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They may have been the 'terrible lizards', but even the most terrifying dinosaurs could have had a softer side when it came to putting in time and effort for their young.
For millions of years, parents across the animal kingdom have cared for their eggs and young, providing both time and resources, sometimes to their own detriment. Dinosaurs were no exception.
Becky Lakin, a PhD student who is studying the evolution of parental care in dinosaurs, explains what nests and fossilised eggs can tell us about the parental instincts of dinosaurs, and how that knowledge could help us today.
The oldest dinosaur eggs currently known to science are around 230 million years old, from the Late Triassic.
But duck-billed Maiasaura, a name that means 'good mother lizard', is one of the best-known examples of parental behaviour. These Late Cretaceous dinosaurs, which lived around 80 to 75 million years ago, are thought to have nested in large colonies. The parents may have extensively provided food and protection for their hatchlings, although this idea is still debated.
However, they are not the only example of parental care in dinosaurs.
Oviraptorids were a family of theropod dinosaurs that lived during the Late Cretaceous Period, about 85 to 66 million years ago.
Oviraptor, whose name is derived from the Latin for 'egg thieves', was first discovered in the 1920s in association with eggs that were thought to be of the small ceratopsian dinosaur, Protoceratops. Based on this find, scientists thought that Oviraptor may have stolen and eaten other dinosaur's eggs.
But it has now been confirmed that the eggs actually belonged to Oviraptor. There is no other evidence that it stole eggs - in fact, oviraptorids show substantial evidence of putting their lives on the line for their young.
'Big Mama' is a 75-million-year-old oviraptorid that was uncovered brooding on (meaning sitting on top of) a nest of eggs. The Mongolian dinosaur was revealed to the world in 1995 and named as Citipati in 2001.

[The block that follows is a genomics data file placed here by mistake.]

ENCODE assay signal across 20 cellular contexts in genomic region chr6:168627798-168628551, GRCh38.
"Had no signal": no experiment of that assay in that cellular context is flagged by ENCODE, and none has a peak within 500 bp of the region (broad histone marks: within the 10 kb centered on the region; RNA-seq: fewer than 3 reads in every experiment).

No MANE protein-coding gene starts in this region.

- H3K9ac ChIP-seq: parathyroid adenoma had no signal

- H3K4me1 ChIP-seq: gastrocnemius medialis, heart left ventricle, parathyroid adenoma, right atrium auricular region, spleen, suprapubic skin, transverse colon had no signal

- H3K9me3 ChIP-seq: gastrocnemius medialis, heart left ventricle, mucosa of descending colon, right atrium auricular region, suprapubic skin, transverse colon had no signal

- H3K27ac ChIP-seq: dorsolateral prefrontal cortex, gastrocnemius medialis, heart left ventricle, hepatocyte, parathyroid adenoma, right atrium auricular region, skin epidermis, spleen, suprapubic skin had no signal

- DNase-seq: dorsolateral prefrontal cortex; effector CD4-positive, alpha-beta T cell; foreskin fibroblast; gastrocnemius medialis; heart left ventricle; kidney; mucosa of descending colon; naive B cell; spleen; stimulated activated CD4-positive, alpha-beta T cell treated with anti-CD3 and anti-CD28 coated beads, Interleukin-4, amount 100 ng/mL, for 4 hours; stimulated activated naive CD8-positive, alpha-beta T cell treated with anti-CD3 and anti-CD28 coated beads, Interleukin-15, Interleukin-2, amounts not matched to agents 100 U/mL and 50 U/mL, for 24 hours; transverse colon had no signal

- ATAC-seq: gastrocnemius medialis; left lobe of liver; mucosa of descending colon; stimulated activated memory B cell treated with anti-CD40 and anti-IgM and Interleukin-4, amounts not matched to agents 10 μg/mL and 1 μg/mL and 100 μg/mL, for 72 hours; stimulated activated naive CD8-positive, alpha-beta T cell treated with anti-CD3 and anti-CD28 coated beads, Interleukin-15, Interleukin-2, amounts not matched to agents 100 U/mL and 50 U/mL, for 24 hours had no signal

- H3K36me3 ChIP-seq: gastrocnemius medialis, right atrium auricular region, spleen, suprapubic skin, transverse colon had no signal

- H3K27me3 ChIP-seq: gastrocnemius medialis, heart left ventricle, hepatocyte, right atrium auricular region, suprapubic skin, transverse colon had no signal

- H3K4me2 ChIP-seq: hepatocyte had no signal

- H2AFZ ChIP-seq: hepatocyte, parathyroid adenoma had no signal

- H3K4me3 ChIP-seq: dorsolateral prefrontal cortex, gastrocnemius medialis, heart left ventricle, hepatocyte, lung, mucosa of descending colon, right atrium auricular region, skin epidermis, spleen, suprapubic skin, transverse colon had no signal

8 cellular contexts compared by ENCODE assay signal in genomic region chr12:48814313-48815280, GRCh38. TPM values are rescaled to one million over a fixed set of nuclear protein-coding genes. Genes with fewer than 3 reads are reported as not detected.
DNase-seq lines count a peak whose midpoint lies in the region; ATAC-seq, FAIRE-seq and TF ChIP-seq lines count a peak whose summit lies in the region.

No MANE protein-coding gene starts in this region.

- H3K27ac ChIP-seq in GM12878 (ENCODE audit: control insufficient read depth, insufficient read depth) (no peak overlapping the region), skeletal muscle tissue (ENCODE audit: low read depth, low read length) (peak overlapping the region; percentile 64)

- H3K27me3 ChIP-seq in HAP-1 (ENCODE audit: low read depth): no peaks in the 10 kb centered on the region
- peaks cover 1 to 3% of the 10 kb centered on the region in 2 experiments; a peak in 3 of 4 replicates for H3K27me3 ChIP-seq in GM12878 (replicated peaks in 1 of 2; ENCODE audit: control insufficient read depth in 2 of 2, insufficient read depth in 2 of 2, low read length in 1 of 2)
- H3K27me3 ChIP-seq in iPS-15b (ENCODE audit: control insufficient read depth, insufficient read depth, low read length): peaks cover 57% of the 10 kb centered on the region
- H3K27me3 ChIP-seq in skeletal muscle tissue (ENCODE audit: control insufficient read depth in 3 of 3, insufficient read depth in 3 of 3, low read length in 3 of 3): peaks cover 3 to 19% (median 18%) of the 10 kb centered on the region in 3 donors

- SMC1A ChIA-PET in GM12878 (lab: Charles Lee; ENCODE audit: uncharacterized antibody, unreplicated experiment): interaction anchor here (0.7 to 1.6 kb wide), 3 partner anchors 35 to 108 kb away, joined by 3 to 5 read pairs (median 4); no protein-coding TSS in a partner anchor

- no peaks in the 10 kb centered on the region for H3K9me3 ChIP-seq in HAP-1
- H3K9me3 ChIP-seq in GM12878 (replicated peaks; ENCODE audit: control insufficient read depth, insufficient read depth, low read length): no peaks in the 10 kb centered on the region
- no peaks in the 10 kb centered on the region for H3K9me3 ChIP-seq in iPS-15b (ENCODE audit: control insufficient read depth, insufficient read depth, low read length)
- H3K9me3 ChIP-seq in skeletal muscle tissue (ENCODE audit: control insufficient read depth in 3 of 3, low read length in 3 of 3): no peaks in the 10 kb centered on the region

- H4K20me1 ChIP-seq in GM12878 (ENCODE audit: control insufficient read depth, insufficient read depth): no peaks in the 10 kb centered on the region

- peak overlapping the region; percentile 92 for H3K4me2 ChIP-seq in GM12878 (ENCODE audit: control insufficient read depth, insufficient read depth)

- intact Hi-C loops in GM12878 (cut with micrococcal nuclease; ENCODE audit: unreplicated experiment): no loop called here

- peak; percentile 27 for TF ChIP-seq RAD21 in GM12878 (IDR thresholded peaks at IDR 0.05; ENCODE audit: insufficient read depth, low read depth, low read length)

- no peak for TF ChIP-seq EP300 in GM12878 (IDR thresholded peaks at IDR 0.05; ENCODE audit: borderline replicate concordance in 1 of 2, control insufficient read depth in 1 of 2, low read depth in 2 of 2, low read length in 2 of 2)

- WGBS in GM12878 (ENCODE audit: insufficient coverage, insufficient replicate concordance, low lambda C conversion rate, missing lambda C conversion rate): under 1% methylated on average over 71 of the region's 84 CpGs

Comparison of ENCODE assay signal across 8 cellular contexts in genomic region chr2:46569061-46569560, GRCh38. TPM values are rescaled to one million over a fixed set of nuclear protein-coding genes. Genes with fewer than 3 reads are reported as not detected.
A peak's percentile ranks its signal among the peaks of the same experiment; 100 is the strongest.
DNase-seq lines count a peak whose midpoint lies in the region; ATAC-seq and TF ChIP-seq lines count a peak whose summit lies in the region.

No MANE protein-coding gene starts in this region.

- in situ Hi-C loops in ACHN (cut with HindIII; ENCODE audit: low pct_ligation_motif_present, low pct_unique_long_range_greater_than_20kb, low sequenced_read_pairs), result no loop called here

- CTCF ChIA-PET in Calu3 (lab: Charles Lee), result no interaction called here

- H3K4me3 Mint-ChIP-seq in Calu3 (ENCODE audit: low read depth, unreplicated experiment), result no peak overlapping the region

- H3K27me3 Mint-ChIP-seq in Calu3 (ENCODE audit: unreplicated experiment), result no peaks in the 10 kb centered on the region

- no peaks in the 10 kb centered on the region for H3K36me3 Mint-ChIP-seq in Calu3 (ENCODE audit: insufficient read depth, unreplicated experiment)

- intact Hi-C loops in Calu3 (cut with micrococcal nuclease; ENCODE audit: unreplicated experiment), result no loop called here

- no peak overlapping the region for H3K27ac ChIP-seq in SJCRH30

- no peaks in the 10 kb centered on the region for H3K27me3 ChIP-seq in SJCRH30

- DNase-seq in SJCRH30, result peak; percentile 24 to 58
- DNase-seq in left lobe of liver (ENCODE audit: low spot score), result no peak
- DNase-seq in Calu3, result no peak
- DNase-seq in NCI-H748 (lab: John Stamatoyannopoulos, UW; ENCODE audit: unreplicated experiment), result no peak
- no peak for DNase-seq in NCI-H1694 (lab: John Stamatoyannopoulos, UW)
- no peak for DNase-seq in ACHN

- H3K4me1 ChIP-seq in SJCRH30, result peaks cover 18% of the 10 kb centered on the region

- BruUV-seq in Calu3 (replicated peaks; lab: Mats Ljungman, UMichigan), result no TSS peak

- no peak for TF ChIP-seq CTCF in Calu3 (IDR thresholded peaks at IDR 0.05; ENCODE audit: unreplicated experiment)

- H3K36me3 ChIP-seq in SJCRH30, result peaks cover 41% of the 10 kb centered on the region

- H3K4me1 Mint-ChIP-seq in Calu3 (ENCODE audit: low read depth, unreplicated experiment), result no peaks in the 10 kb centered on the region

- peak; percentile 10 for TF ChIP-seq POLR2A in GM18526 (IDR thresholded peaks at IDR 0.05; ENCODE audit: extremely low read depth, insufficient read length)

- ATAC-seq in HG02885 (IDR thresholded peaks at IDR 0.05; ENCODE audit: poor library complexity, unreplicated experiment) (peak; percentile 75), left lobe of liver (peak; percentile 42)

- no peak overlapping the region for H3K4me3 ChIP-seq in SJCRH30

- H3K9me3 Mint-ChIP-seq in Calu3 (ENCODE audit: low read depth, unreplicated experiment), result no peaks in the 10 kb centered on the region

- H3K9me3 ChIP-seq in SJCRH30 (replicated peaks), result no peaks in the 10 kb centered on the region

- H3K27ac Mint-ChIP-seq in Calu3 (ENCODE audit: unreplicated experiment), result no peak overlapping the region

'This kind of fossil is very rare. It's what we call a "smoking gun" fossil,' explains Becky.
'The dinosaur was caught in the act, curled up on its nest. It could have been caught up in a sandstorm or a mudslide and was buried with its eggs - that is definitely protective behaviour to the detriment of the parent.'
Dinosaur fossils are rare, and egg finds even more so. Nests weren't often likely to be built in areas that make for good preservation conditions.
'It was only when there were things like mudslides that they would get caught up,' says Becky. 'But then it would usually be out of the breeding season and the nest would already have been abandoned. Finding an active nest is very rare.'
Embryonic bones are extremely uncommon finds. These are unhatched dinosaur eggs that were buried and fossilised. Even if there is no adult associated with a nest, the embryo allows us to infer what dinosaur the nest belonged to.
Finding nests with juvenile dinosaur bones, such as in the proposed Maiasaura nesting colonies in Montana, suggests that the hatchlings were cared for by a parent.
Allosaurus was a large meat-eating dinosaur from the Jurassic Period, living about 156 to 144 million years ago. It is thought to have been a fierce predator that preyed on large animals such as Stegosaurus. It was possibly also a protective parent.